It’s a climb up the difficulty curve that can be utterly painful at times, but it works well thanks to a cast of characters that can never be described as “good” or “evil,” just trying to protect their own. The result is a stellar game that asks for players to push themselves in ways they wouldn’t have thought possible---both in their physical skills, and in forgiving their enemies.
Tales from the Borderlands by Telltale Games
Friendship is Magic
The Borderlands games, however wacky, zany, and offensive they can be at points, still aim high for big picture save-the-world narratives. Tales from the Borderlands, is a much, much smaller story, and for that, it’s undeniably the best adventure in the Borderlands series yet, even with about 95% less shooting.
Mechanically, Telltale’s only provided minor improvements on their choice-and-consequence formula, but from a writing perspective, they’ve finally turned that formula into an adventure that feels wild, earnest, and unpredictable. This best comes to light with fan-favorite robot characters Loaderbot and GORTYS, who plunge into the player’s life with both stupidity and sincerity and become the driving force behind a finale that screams about the awesomeness of friendship and helping the people you love.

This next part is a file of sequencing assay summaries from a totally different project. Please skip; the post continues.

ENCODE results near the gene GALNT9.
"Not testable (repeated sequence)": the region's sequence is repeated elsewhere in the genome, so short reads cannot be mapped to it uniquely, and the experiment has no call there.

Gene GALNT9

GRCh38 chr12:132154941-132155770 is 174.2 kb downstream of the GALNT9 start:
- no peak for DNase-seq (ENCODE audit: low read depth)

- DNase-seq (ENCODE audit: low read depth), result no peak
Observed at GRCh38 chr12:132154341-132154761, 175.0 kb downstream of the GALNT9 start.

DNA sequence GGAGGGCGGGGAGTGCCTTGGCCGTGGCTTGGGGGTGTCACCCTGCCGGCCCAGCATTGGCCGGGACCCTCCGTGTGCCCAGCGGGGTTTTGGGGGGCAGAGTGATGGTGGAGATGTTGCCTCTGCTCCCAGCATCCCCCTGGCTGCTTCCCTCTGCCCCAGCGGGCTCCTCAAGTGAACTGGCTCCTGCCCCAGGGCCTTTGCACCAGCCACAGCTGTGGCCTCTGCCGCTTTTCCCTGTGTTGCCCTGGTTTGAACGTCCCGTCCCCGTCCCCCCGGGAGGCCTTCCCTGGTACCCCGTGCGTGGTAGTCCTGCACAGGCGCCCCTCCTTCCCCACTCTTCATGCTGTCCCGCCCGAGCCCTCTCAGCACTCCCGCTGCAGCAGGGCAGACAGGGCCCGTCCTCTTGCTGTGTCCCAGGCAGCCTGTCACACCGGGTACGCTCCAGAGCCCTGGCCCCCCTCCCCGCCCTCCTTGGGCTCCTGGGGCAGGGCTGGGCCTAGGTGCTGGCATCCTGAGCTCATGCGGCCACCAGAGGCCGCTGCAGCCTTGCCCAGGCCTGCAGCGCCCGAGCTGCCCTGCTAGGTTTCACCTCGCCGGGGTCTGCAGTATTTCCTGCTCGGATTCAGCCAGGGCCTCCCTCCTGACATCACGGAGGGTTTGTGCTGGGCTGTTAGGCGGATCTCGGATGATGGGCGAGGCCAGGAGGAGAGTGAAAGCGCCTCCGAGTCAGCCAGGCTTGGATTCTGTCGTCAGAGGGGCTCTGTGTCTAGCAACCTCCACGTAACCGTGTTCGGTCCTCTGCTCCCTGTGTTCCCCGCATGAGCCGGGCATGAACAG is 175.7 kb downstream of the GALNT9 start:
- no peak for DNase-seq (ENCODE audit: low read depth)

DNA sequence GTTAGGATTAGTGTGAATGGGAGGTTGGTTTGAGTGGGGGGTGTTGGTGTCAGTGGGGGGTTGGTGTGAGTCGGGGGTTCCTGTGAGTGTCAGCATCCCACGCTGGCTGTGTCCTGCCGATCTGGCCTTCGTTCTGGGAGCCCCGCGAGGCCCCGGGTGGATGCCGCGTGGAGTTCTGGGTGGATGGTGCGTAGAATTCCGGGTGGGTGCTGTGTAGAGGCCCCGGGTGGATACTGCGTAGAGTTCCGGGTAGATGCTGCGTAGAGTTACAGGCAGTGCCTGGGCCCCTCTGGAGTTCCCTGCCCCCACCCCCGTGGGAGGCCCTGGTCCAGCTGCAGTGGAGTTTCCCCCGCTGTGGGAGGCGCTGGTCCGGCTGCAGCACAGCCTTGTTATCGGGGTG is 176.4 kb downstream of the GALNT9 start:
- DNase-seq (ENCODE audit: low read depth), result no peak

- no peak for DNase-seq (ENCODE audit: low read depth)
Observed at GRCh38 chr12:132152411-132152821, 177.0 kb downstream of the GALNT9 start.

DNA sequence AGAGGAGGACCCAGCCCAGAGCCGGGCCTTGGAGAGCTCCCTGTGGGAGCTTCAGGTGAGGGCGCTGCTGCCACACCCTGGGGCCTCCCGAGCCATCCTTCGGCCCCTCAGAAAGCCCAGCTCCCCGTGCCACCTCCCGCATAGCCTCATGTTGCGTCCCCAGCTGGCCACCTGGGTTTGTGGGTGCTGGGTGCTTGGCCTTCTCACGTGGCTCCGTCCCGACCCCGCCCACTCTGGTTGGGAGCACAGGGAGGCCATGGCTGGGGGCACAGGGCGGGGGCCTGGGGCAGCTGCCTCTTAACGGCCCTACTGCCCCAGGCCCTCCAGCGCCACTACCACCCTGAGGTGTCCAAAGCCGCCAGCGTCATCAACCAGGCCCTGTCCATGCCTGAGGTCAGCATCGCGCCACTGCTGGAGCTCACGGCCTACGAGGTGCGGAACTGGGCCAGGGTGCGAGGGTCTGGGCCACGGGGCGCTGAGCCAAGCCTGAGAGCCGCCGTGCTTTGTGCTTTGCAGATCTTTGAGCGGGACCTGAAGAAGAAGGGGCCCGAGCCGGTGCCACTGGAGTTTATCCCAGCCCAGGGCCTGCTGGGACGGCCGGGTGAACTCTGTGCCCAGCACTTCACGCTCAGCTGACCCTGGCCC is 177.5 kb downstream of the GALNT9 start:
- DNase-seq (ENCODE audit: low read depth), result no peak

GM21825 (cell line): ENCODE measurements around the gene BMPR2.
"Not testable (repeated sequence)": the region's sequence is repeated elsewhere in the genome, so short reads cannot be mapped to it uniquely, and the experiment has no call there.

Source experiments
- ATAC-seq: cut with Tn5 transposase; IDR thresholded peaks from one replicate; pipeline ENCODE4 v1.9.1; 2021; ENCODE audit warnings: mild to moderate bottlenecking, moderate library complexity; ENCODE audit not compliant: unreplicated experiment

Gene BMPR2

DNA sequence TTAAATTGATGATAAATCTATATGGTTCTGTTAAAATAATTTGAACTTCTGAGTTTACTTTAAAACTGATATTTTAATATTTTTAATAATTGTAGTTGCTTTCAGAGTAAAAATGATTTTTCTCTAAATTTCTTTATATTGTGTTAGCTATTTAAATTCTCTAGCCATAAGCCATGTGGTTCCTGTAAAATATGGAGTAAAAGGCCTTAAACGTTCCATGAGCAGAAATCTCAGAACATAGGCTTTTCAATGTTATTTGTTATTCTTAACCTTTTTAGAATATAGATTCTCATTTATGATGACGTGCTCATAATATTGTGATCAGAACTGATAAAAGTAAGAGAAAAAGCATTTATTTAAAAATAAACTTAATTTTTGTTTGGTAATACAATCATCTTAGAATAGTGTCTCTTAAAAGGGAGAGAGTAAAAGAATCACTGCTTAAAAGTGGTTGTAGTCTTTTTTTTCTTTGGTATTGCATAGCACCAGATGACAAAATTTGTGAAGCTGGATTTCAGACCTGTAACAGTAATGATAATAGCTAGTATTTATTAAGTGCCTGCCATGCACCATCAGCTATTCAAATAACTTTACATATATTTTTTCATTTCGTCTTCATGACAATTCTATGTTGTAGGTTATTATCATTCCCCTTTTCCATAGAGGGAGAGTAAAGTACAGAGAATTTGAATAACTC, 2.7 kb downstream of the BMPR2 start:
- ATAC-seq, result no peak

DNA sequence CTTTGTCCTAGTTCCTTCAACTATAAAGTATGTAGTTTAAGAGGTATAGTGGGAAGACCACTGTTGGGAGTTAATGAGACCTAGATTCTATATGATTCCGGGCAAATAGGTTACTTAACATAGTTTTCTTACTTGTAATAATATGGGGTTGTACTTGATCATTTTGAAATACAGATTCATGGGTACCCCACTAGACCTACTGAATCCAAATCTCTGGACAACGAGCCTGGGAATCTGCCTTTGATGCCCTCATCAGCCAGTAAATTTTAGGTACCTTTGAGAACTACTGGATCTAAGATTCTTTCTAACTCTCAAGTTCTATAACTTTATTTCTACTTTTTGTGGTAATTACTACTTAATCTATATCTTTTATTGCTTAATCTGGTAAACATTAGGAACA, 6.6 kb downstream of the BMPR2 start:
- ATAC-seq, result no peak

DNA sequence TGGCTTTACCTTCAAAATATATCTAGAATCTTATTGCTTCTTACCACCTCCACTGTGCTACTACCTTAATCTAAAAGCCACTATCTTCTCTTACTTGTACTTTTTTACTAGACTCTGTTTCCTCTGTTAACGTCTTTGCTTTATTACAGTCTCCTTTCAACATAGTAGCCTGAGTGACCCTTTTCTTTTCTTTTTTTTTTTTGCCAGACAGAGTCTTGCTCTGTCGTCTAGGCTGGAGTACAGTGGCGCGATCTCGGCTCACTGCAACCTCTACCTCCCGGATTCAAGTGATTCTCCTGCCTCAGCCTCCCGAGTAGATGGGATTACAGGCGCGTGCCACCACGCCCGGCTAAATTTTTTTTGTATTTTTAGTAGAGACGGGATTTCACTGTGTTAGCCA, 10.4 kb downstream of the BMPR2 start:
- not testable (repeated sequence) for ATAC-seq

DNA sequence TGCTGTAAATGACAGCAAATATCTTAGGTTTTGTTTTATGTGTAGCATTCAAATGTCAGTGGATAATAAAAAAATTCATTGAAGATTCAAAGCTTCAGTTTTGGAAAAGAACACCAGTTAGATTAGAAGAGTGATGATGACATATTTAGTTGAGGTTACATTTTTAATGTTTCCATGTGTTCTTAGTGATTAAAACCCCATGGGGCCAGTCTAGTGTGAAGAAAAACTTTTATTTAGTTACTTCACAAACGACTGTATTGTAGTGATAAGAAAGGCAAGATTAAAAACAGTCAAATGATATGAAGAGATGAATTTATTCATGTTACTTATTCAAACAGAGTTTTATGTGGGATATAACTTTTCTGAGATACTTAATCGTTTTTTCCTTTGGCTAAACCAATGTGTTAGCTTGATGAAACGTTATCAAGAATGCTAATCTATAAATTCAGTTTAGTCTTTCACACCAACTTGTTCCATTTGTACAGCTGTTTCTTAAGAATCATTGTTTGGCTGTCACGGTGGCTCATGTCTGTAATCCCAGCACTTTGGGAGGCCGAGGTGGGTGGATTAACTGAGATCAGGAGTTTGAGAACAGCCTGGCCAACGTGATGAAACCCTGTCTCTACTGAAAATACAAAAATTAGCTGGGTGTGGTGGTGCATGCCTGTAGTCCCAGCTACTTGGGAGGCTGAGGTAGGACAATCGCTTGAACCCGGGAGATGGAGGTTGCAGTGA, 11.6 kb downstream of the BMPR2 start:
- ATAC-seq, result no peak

For the first time in a few years, we have a Telltale game where the phrase “meaningful choices” doesn’t feel like the biggest and best way to describe what the game is accomplishing. Instead, it’s all about fist-pounds, colorful robots, and finding friendship with people you always expected to hate. And of all the short stories I played in 2015, this is definitely the one that left me cheering and screaming during its highest, most excellent points.
The Witcher 3: Wild Hunt by CD Projekt RED
Publisher: CD Projekt